Each week, I’ll (hopefully) talk to a beat writer who covers Duke’s opponent. Today, we have Rustin Dodd, who covers Kansas football and basketball like a blanket for the Kansas City Star. You can check out Rustin’s work here, and he is also on Twitter here.
1. So Kansas jumps out to a 24-0 lead on FCS Southeast Missouri State—and hangs on for the 34-28 win. What's the takeaway for the Jayhawks? Happy for the win or highly concerned over the second-half collapse?
From the inside, Charlie Weis tried to highlight the positives. Victories have been rare in his two years — just 5-20 overall now — and KU's passing attack has been a wreck. So on that end, there were some encouraging signs. Sophomore quarterback Montell Cozart threw for three touchdowns — the first time a KU QB has done that under Weis. But from the outside, the concerns probably outweighed the good. For the third straight year under Weis, KU struggled to dominate an FCS team. So some of the preseason hope has been muted heading into Duke.
2. Charlie Weis seems pretty confident in his secondary's ability to go up against the Duke wide receivers. Is that the strongest unit on this team?
Probably. Senior cornerback Dexter McDonald has NFL potential; junior safety Isaiah Johnson was the Big 12 defensive newcomer of the year last season; and senior cornerback JaCorey Shepherd and senior safety Cassius Sendish are both solid. Last season, the KU secondary was consistently good. But with little pass rush, they were often tired or exposed in the second half of games.
3. The Jayhawks have a new quarterback (Montell Cozart) and new offensive coordinator (John Reagan)--what are Cozart's strengths, and how did he look in his debut?
Cozart, a second-year sophomore, is a great athlete and has solid tools, but he's still a little young (just 19) and raw. He has great arm strength and he can move around the pocket with ease, but his accuracy (especially on deep balls) has been an issue. He played a little as a true freshman and completed just 36 percent of his passes. He can also pose some problems for defenses when KU runs the option -- which they did during the opener -- but it seems like Cozart is still trying to find a comfort zone as a runner.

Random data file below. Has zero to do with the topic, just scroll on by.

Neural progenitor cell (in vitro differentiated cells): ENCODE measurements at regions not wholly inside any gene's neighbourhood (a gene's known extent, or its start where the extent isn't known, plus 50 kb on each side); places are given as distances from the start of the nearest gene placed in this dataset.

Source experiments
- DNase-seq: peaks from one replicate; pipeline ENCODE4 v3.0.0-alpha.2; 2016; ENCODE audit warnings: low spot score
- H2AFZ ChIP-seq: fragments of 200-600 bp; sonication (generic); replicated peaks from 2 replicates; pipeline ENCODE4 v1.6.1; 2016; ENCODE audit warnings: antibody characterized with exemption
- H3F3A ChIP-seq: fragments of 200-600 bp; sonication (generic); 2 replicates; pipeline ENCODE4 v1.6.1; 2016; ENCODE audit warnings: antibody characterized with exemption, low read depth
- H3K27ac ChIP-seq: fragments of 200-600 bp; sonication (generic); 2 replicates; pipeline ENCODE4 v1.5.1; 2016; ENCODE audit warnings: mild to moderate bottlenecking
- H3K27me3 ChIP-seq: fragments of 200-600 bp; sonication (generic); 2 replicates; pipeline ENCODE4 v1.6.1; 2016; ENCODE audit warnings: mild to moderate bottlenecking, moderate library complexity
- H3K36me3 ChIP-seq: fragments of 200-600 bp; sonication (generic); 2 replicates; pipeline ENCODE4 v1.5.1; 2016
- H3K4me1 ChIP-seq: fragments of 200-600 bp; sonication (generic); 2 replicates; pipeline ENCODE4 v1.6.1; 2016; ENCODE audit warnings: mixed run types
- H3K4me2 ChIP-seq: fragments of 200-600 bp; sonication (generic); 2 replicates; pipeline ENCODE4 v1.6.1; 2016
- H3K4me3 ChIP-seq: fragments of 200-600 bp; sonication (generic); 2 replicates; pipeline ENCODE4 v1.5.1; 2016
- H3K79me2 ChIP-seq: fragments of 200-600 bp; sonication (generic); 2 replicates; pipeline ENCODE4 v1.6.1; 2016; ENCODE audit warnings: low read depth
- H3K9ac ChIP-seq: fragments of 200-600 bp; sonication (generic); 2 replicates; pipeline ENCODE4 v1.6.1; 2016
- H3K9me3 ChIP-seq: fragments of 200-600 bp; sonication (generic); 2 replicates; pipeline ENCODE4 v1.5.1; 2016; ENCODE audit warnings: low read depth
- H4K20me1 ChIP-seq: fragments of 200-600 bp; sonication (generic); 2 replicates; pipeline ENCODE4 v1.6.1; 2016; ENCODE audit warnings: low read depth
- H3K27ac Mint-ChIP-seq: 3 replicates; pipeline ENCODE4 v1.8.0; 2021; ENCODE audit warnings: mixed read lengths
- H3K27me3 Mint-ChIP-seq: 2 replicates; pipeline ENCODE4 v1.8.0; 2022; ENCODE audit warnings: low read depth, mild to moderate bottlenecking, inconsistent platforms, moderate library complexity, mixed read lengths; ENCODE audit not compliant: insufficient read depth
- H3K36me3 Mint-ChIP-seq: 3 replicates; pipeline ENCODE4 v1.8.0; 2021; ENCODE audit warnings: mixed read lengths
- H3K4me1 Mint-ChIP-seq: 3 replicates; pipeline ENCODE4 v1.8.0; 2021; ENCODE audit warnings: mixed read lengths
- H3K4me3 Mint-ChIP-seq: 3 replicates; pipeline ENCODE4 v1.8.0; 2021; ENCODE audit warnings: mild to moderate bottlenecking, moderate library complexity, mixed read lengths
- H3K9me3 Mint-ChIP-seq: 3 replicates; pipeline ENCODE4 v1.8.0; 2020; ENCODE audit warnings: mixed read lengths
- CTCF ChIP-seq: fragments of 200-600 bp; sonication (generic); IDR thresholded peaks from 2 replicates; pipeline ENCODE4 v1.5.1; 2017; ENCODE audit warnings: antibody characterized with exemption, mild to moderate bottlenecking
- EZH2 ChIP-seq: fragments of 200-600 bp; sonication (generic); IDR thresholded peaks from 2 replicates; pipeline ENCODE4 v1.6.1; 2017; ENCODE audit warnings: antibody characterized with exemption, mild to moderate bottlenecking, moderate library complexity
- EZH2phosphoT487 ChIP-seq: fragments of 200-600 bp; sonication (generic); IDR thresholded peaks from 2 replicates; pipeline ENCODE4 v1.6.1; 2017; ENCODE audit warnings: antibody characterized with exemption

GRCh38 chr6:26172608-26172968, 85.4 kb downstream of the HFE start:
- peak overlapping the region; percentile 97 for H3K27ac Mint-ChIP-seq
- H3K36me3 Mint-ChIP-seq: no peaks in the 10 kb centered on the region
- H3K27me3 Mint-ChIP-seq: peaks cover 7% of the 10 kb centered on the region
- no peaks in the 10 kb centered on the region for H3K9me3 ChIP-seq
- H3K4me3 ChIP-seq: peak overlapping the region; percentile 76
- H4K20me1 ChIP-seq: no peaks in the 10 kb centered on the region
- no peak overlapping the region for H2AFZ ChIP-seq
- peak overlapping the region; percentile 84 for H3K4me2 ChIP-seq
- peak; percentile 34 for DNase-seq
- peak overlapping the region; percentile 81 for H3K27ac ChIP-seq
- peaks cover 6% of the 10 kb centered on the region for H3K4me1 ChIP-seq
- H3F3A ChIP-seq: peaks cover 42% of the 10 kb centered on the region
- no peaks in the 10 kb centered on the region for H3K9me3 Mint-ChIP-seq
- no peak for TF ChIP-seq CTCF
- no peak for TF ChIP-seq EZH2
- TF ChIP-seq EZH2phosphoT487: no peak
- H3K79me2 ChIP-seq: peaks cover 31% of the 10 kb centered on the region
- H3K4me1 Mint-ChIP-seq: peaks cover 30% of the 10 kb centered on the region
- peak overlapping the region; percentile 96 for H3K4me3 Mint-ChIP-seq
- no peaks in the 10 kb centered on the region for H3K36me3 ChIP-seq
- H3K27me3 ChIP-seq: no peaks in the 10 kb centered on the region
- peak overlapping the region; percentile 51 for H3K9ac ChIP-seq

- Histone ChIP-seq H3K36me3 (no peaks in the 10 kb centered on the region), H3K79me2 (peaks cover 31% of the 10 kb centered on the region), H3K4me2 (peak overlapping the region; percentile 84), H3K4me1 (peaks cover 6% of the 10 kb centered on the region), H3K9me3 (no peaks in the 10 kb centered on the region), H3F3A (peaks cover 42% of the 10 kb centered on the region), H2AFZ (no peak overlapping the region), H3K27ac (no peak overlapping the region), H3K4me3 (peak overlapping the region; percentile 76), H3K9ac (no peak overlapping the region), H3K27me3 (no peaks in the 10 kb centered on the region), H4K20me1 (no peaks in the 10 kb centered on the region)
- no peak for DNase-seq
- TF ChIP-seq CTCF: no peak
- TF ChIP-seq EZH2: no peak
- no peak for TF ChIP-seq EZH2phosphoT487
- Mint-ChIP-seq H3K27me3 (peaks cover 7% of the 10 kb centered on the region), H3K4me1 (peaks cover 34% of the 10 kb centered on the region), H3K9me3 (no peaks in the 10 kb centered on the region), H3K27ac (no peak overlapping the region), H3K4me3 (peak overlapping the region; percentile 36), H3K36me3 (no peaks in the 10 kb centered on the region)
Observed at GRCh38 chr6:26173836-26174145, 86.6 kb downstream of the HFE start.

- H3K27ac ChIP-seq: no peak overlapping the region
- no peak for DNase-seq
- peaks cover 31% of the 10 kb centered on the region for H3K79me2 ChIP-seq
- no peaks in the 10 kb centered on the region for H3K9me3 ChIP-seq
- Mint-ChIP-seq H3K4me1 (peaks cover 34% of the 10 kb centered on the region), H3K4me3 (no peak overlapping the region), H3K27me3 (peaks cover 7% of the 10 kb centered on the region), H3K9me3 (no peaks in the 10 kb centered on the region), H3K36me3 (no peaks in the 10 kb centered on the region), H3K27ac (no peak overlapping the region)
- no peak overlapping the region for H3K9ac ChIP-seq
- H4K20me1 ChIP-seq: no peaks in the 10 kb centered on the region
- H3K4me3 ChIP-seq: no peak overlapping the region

4. Where are the weak spots on this team?
The offensive line is a patchwork of former juco transfers and serviceable guys that have been in the program for a long time. The defense line rarely puts too much pressure on the quarterback. So, yeah, KU is not going to win many battles up front — especially in the Big 12. The receiving corps has been among the nation's worst the last couple years, but things actually look a little better on that front; senior transfer Nick Harwell can make plays and senior receiver Tony Pierson is one of the fastest players in the Big 12.
5. Duke football fans are painfully familiar with the concept of a massive rebuild. How is that coming along at Kansas, and what are realistic expectations for year three of the Weis regime?
Kansas fans, for the most part, are incredibly reasonable when it comes to football. This is a place like Duke or North Carolina or Kentucky — fans are devoted to basketball 12 months a year, and they'd just like a respectable football program that can boost athletic department revenues, compete on a weekly basis and perhaps have a chance to go to a bowl game every other year or so. In other words, 6-6 is not a disaster at KU, especially right now. But the last four years have been among the worst in school history. KU has lost 24 straight road games and is 1-26 in the Big 12 over the last three years. After winning three games last season, KU fans are a little antsy for a more substantial breakthrough. So this is definitely an important year for Weis to build some momentum and show clear signs of process. A road victory at Duke, for example, would be the best win of Weis' tenure thus far.
Thanks to Rustin for his time.